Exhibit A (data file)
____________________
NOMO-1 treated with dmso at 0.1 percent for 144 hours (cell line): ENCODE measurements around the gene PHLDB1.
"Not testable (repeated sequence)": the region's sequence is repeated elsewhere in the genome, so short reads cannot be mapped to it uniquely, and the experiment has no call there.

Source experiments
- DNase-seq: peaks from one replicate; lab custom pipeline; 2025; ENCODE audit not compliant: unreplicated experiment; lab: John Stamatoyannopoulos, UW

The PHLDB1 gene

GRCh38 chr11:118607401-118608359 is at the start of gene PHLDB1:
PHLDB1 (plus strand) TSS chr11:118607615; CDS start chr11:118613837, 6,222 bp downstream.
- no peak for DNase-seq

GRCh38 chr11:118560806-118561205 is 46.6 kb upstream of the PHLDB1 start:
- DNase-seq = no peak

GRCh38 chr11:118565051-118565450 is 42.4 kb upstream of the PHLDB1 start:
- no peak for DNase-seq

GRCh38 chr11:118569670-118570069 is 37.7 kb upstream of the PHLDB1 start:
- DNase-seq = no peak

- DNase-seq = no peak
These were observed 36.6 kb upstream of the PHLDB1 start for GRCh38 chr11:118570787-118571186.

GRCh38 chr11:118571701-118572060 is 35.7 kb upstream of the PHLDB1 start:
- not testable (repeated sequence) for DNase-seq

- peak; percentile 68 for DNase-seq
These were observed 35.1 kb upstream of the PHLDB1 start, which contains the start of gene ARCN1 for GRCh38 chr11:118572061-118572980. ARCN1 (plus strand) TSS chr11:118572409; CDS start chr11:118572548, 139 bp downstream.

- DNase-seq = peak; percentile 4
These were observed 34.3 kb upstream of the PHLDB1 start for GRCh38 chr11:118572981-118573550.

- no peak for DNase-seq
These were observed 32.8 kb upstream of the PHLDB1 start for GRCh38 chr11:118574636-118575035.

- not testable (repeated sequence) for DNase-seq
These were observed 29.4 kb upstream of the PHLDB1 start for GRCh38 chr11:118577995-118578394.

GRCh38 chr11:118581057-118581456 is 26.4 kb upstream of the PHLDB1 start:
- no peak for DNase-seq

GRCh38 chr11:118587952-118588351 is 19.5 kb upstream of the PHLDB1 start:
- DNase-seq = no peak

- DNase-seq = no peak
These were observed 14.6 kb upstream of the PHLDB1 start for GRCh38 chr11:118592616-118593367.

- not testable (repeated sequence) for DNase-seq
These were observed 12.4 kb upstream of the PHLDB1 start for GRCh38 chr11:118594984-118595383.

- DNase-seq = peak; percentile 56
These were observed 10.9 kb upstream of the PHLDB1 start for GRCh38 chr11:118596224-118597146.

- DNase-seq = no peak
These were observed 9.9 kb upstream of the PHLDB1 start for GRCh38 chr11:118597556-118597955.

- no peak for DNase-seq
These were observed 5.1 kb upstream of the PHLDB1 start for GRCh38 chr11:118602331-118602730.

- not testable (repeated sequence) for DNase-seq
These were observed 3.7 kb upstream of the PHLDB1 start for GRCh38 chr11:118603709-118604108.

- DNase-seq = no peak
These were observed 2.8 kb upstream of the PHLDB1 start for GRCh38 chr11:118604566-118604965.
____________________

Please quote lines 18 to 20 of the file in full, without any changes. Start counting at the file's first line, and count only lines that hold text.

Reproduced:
- not testable (repeated sequence) for DNase-seq

- peak; percentile 68 for DNase-seq
These were observed 35.1 kb upstream of the PHLDB1 start, which contains the start of gene ARCN1 for GRCh38 chr11:118572061-118572980. ARCN1 (plus strand) TSS chr11:118572409; CDS start chr11:118572548, 139 bp downstream.